Sample: Over 1100 postsecondary students participated in the initial development study, over 1600 postsecondary students participated in the first validation study, and 1614 students participated in the final national validation study. The mean age of participants in the final national validation study was 21.98 years (SD = 5.76). The sample identified as 64 percent female, 32 percent male, 3 percent genderfluid/nonconforming, and 1 percent did not respond. The vast majority (91 percent) were full-time students. The race/ethnicity of the sample was 47 percent White, 28 percent Latino/Hispanic, 10 percent Black/African American, 9 percent Asian, and 6 percent Other. A content-review panel consisted of six instructors and program directors who work with the target test population.
Assessment: The Multiple-choice Online Causal Comprehension Assessment-College (MOCCA-College) assesses postsecondary students' reading comprehension ability and distinguishes between common comprehension difficulties. MOCCA-College builds off an earlier measure, MOCCA. originally designed for third- to fifth-grade readers. The final MOCCA-C will consist of 3 scaled forms with 50 short narrative and informational texts that span grade 5 through 12 on the Flesch-Kincaid (FK) reading scale. Each seven-sentence story is missing the sixth sentence. Test takers choose a sentence from three options to fill the missing sentence. One of the options is correct and creates a causally coherent connection, one is a paraphrase, and one is an elaboration (i.e., an inference or association that is based on background knowledge, may be tangential, and isn't causally coherent). The final product also includes a mechanism to allow students to self-register and self-administer the assessment and automated and immediate feedback for test-takers with suggestions for improving monitoring and practicing inference generation while reading.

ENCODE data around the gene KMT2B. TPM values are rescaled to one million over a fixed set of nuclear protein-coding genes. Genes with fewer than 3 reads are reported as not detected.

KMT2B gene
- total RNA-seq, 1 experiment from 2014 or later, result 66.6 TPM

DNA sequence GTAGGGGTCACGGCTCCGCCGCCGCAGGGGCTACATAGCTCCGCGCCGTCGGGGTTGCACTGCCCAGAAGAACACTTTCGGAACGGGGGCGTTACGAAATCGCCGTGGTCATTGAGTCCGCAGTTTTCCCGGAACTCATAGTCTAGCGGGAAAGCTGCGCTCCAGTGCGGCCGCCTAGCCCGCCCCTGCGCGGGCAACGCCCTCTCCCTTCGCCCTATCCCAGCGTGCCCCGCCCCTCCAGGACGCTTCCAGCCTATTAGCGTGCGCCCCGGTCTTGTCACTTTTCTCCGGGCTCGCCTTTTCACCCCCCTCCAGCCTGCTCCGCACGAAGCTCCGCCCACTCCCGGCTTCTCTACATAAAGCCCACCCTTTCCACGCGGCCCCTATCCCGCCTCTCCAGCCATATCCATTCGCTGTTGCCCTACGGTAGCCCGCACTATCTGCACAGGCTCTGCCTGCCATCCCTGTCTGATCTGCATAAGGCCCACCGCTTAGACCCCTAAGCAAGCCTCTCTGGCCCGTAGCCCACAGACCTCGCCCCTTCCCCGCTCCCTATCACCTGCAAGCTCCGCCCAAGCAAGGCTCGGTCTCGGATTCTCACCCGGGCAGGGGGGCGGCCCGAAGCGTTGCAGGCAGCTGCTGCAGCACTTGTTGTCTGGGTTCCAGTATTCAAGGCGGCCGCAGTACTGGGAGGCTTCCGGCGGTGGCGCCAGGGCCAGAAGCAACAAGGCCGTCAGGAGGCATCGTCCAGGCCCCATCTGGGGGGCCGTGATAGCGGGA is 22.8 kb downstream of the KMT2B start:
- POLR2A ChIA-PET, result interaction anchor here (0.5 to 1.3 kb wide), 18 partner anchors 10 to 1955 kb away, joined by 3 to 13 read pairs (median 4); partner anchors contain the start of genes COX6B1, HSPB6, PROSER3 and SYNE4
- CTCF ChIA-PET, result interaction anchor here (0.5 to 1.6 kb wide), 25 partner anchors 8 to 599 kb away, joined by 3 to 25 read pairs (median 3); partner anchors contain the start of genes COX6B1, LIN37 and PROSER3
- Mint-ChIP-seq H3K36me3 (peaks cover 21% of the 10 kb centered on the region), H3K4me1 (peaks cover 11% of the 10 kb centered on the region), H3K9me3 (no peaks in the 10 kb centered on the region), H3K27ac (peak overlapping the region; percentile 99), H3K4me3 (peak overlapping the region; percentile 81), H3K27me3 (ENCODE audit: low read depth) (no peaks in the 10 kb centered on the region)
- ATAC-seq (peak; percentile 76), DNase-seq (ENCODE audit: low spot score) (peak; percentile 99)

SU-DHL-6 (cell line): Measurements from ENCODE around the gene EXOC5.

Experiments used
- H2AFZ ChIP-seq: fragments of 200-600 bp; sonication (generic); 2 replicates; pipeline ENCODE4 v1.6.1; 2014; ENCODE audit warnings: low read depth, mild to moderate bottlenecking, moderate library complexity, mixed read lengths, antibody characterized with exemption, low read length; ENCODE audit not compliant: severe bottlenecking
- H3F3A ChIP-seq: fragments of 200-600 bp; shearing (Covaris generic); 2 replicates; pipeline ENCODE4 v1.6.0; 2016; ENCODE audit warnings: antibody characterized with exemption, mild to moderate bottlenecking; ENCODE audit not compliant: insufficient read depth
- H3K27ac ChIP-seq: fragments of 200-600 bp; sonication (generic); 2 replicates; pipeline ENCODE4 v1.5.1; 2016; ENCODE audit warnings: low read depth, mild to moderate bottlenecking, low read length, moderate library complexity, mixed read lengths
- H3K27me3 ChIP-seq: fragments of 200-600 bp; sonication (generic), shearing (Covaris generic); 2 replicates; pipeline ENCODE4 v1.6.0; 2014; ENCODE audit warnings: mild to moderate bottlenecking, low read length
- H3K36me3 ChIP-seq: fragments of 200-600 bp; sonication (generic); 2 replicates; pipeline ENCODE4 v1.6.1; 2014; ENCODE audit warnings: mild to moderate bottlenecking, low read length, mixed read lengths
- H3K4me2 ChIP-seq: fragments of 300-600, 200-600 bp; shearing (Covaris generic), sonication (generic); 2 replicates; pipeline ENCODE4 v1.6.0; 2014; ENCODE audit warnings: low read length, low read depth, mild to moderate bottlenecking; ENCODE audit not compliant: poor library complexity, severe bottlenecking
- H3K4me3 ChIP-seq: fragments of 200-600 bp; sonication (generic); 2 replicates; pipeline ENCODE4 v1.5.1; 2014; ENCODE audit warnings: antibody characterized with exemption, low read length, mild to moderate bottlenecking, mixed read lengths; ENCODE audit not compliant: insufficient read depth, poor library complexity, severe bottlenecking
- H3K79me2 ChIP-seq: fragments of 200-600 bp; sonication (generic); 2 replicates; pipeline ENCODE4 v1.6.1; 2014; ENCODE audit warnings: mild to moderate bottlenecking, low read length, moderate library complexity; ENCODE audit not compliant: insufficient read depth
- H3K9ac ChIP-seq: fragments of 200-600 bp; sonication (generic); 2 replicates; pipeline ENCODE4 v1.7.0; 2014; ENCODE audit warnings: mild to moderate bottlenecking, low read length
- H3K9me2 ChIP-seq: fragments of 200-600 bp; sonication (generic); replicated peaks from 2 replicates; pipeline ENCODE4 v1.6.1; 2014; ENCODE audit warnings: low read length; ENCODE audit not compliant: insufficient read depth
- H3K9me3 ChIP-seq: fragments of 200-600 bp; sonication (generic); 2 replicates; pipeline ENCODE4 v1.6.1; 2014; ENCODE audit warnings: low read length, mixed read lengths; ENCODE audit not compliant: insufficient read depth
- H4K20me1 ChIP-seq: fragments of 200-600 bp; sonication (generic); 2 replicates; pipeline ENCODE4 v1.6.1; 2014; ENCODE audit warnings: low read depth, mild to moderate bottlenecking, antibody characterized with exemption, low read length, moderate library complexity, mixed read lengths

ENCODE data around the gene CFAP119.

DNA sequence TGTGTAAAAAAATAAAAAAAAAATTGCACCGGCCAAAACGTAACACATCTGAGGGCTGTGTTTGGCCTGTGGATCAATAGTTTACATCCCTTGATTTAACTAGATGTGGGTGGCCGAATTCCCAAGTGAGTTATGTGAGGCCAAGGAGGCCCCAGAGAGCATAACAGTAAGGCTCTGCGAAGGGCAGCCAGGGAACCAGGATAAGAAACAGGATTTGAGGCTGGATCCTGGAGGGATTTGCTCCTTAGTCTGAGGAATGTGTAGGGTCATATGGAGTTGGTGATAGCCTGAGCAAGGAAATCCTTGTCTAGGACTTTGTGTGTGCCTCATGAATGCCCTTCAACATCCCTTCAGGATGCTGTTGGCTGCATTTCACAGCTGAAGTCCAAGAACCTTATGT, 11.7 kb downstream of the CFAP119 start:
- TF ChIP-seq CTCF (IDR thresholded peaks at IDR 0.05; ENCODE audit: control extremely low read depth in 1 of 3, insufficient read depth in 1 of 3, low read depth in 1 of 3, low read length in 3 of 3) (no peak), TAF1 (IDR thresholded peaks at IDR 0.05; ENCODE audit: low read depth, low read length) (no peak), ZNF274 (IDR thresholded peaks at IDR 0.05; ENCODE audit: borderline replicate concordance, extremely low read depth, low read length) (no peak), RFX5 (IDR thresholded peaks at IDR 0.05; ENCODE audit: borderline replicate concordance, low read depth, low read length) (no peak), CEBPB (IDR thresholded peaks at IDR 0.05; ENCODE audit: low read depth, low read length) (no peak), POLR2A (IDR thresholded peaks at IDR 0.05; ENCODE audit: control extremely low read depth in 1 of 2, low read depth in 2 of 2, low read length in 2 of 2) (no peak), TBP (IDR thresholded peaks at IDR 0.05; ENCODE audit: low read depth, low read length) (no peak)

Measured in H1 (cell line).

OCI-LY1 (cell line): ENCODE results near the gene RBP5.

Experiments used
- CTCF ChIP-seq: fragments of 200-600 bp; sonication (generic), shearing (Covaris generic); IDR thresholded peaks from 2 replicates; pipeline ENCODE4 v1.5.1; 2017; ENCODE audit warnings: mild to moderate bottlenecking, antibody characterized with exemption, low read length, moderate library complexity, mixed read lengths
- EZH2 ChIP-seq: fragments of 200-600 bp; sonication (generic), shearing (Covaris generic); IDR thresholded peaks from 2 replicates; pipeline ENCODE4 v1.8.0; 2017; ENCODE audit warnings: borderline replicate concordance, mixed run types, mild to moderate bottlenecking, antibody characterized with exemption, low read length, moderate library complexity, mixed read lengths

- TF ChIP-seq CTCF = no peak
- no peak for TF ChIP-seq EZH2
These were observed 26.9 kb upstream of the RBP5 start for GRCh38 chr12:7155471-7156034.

Research Design and Methods: The researchers selected a subset of original MOCCA items and wrote an additional 100 items. Postsecondary instructors, administrators, and experts reviewed those items, giving feedback on their content, readability, appropriateness, and cultural sensitivity. In phase 1, a sample of postsecondary students completed one of four forms of the MOCCA-College assessment, with a subset of students also completing think alouds. Using these data, the researchers refined the items and developed three forms of MOCCA-C. In phase 2, the research team began field testing the forms with an additional wave of postsecondary students and revised the forms or items if necessary. In the final year, the team conducted a national field test and evaluated the content, diagnostic, criterion, construct validity and fairness of the assessment.